Additional issues arise with regard to international enforceability under the New York Convention of consent awards resulting from mediation. As in arbitration, parties may want to endow their agreement resulting from mediation with additional enforceability to avoid the necessity and expense of suing on the settlement agreement when the other party fails to fulfil it. The expedited enforcement of a mediated settlement may become important for the parties, especially in international disputes. The parties may agree to appoint the mediator or another person as arbitrator, only to formalise their settlement in an arbitral award. The question is whether such agreements should be enforced as arbitration awards.
It appears from the text of the New York Convention that it does not apply to mediated settlements reached before the commencement of arbitral proceedings. Article I provides that the Convention applies to “the recognition and enforcement of arbitral awards”; this article also states that the term “arbitral awards” shall include “not only awards made by arbitrators appointed for each case, but also those made by permanent arbitral bodies to which the parties have submitted.” This implies that the New York Convention covers only the awards rendered in ad hoc or institutional arbitrations. Indeed, unlike an arbitrator, a mediator is not deciding the dispute on the merits and not rendering a binding decision.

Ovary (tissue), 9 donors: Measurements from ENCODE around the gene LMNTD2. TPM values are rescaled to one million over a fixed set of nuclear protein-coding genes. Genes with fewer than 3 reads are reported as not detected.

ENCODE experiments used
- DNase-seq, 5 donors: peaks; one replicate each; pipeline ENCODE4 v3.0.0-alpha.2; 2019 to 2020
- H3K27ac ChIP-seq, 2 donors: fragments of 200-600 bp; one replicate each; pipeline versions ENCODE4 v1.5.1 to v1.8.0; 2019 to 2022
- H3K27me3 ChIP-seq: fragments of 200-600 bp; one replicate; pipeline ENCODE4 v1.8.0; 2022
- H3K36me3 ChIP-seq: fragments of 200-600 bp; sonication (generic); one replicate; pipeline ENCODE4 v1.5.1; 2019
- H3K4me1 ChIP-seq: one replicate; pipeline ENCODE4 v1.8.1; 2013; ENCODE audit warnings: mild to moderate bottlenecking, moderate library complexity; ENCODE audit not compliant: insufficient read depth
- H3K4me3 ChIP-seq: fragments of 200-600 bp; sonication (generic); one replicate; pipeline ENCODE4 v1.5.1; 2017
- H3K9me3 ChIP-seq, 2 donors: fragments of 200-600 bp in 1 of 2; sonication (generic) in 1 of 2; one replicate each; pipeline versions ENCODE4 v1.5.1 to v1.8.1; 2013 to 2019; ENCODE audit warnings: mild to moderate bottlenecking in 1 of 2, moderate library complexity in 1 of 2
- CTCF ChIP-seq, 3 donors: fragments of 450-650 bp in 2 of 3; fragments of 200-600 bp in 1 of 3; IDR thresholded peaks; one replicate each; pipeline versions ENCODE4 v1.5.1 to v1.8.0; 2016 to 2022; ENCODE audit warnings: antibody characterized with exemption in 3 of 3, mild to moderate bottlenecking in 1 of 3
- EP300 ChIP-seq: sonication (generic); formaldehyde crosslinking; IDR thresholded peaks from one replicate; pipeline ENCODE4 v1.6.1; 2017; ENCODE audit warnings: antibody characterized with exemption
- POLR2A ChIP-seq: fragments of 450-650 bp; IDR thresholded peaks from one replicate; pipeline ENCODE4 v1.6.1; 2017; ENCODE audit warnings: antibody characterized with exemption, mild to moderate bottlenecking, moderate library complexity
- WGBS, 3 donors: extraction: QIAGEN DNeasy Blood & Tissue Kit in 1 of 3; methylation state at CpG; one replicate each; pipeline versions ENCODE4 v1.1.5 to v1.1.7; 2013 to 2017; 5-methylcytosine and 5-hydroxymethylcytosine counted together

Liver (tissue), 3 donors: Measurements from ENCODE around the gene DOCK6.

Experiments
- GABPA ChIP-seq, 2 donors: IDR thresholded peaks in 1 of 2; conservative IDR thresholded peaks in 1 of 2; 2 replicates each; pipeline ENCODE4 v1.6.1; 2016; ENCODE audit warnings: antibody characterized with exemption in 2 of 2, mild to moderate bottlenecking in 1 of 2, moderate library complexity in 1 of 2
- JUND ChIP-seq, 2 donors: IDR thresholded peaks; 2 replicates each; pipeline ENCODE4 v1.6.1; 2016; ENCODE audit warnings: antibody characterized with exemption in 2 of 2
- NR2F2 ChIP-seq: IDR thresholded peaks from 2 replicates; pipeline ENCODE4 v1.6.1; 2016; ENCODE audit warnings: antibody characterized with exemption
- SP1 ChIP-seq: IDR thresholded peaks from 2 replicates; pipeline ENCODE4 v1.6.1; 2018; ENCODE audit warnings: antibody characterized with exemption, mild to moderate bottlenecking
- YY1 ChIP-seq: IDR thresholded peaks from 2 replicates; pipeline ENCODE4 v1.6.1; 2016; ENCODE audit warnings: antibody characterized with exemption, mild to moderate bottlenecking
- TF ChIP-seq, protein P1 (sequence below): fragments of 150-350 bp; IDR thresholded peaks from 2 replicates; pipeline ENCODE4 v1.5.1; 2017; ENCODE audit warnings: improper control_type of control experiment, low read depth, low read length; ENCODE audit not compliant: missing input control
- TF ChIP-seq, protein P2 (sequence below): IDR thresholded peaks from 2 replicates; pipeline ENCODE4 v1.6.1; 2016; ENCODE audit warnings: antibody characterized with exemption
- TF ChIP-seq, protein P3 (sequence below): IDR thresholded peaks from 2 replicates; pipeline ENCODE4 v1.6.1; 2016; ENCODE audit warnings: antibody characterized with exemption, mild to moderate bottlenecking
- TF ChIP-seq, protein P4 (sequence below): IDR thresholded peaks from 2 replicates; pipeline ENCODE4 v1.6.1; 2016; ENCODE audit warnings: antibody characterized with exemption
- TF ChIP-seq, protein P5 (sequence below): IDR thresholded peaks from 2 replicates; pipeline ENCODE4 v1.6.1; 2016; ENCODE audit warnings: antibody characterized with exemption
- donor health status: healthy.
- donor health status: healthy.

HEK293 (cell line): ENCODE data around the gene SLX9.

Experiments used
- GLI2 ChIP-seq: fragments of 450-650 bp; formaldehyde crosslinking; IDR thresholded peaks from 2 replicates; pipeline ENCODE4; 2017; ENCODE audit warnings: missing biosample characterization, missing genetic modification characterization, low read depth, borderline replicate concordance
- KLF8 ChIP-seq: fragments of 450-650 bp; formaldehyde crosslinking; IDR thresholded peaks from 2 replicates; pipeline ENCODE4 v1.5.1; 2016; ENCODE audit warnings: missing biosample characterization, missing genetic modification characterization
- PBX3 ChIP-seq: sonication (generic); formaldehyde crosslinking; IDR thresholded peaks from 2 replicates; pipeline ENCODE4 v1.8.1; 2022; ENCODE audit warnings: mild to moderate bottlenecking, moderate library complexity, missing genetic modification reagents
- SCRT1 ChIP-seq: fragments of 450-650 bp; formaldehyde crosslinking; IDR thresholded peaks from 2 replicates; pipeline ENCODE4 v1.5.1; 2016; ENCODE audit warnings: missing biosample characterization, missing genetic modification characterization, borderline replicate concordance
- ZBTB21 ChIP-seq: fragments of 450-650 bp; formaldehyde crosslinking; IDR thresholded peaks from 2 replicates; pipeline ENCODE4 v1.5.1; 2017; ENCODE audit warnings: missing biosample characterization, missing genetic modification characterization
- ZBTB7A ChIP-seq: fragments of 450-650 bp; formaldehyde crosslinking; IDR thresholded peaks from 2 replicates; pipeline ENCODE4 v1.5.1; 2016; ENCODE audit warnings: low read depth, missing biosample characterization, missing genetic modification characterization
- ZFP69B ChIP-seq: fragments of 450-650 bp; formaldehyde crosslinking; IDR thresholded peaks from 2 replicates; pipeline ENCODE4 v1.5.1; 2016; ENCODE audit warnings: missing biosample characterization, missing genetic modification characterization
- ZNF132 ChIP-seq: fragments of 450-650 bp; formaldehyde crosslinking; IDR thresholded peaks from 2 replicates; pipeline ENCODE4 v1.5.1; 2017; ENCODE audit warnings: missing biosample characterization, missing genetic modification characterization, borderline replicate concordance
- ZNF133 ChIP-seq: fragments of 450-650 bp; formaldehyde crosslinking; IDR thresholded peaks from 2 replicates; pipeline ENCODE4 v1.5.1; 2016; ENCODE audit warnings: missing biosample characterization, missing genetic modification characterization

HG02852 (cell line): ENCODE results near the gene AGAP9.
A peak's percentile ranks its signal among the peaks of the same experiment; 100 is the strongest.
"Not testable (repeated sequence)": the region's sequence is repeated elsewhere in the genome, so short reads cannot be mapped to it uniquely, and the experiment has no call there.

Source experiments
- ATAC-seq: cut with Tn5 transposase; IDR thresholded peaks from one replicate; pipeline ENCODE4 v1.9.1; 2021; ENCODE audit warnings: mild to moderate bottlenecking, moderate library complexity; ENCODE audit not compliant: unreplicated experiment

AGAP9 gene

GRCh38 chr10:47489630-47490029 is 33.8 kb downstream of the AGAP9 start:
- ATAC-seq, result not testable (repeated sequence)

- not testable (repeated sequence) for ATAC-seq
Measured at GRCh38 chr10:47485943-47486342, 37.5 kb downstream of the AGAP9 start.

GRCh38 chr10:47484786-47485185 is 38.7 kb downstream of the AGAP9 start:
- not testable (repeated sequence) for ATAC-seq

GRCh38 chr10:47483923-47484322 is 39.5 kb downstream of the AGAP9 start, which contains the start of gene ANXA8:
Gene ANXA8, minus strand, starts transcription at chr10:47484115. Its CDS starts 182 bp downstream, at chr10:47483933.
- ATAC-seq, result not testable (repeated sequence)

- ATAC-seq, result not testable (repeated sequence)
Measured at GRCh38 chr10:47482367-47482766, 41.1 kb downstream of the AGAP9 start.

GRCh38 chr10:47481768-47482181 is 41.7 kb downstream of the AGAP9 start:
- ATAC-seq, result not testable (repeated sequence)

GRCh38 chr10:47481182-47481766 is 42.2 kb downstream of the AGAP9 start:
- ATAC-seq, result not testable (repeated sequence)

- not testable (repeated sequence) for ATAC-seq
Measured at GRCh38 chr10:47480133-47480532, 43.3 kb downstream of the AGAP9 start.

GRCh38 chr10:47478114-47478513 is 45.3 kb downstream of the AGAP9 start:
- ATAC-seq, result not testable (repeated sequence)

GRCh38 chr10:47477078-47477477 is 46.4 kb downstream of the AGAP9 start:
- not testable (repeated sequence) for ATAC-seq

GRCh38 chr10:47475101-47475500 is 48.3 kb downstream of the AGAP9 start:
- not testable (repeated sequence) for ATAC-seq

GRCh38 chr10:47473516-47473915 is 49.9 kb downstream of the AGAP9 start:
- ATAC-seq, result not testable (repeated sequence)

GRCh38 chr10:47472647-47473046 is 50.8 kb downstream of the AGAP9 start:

When parties appoint an arbitral tribunal merely to record a settlement in a consent award, there is no “difference” between the parties to resolve: the parties already negotiated or mediated such difference. From the plain text of the New York Convention it follows that a “difference” is a necessary precondition of an “award” in the sense of the convention. The parties which appoint the arbitrators merely to obtain a consent award actually submit to the arbitral tribunal their agreement rather than difference between them. Notably, the UNCITRAL Model Law on International Commercial Arbitration does not cover a situation where a mediated settlement was reached before the commencement of arbitration; this article provides only for a settlement reached within an arbitration procedure.
Therefore, if the settlement agreement was concluded before the start of arbitral proceedings, then such agreement should not fall within the notion of an arbitral award under the New York Convention. Such settlement agreement should have the status of a contract and be internationally enforceable as such rather than as an arbitral award.
The full text of the article “Consent Awards in International Arbitration: From Settlement to Enforcement” published earlier this month in Brooklyn Journal of International Law is available here.